Oil prices jumped on Thursday as a huge wildfire in Canada disrupted oil sands production, while escalating fighting in Libya threatened the North African nation’s output.
International benchmark Brent crude futures were trading at $45.36 per barrel at 2.54 a.m. ET, up 74 cents or 1.7 percent from their last close, after three days of declining prices.
U.S. West Texas Intermediate (WTI) crude futures were up 95 cents, or 2.2 percent, at $44.73.
Traders said WTI prices were being driven up by an uncontrolled wildfire in Canada that disrupted oil production in the province of Alberta.
A massive wildfire has forced the evacuation of all 88,000 people in the western Canadian oil city of Fort McMurray and burned down 1,600 structures, and has the potential to destroy much of the town, authorities said.
With evacuees being told to head north toward Alberta’s oil sand fields, and some pipelines in the region being shut as a precaution, output at several facilities has been disrupted, although the volume of the decline was unclear.
CNOOC Nexen said it was shutting down its 72,000 barrels per day (bpd) bitumen facility at Long Lake because of the fire threat.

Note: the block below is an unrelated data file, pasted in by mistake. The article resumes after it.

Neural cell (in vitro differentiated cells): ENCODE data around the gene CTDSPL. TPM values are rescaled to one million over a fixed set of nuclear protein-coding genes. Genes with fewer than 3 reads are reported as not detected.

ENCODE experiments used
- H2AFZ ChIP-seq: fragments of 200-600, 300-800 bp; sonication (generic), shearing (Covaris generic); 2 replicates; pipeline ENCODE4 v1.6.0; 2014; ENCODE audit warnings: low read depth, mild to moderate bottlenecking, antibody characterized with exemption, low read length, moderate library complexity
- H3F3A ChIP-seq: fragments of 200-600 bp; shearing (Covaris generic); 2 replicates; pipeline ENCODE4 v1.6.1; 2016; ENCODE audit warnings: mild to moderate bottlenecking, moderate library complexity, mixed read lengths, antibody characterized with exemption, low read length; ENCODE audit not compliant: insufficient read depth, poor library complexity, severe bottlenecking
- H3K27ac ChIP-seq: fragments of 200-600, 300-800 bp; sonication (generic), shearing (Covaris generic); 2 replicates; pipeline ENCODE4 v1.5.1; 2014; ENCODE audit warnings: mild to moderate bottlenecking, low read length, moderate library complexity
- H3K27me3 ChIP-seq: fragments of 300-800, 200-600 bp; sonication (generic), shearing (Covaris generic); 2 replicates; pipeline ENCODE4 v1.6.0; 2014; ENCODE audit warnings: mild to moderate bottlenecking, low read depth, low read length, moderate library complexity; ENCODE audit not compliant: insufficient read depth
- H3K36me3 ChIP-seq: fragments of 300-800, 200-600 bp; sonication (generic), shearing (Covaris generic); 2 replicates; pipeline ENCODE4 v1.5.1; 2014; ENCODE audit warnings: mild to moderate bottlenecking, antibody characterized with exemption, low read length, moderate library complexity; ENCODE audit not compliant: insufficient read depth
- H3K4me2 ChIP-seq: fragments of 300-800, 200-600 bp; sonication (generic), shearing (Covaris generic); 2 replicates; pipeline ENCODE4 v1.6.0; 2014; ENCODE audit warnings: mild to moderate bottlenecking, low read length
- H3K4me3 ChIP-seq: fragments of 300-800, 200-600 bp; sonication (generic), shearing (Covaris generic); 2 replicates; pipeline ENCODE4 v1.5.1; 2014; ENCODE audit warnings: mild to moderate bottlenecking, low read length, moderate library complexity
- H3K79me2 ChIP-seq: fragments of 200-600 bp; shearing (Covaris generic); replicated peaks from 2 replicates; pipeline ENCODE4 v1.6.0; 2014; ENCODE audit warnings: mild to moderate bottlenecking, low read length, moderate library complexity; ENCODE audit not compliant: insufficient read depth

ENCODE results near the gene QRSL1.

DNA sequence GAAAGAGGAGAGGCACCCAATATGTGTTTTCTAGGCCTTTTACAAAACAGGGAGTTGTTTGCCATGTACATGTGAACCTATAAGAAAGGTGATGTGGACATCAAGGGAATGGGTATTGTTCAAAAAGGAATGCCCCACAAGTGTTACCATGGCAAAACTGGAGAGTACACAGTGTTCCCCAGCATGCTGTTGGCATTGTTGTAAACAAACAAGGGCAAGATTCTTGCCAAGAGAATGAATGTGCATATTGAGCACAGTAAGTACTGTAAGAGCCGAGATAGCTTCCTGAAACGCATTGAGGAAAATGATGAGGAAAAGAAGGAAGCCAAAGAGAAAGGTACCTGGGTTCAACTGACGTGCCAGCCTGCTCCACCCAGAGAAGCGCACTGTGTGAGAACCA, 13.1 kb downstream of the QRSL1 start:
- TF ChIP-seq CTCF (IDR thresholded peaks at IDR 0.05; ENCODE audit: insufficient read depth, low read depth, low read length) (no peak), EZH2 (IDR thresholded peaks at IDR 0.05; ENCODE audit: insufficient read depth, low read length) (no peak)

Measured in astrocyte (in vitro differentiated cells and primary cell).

Brent was pushed higher by escalating fighting in Libya.
Libya’s already crippled oil production is at risk of further disruption from a stand-off between eastern and western political factions, which prevented a Glencore cargo from loading.
A Tripoli-based official warned the country’s oil output could fall by 120,000 bpd if the Benghazi-based National Oil Corporation (NOC), set up by the rival eastern government, continues to block tankers loading for Tripoli from the eastern Marsa el-Hariga port.
Libya’s output has already fallen to less than a quarter of its 2011 high of 1.6 million bpd.
Investment firm ETF Securities said that unplanned outages within the Organization of the Petroleum Exporting Countries (OPEC), including Libya, stood above 2 million bpd, the highest in at least five years.
Adding to these disruptions, U.S. production continues to fall, with the latest official figures showing a decline by over 8 percent since mid-2015 to 8.825 million bpd.
“Investor optimism for oil has markedly improved. We believe the gains in price are sustainable and not just driven by speculative gains. We are likely to be in a global oil supply deficit by Q3 2016,” said Nitesh Shah, director of commodity strategy at ETF Securities.
Dutch bank ABN Amro said it had an “expectation of a further normalizing of the market balance between supply and demand, resulting in higher oil prices.”
This optimism came despite another surge of 2.8 million barrels in U.S. commercial crude inventories to a fresh record of 543.394 million barrels.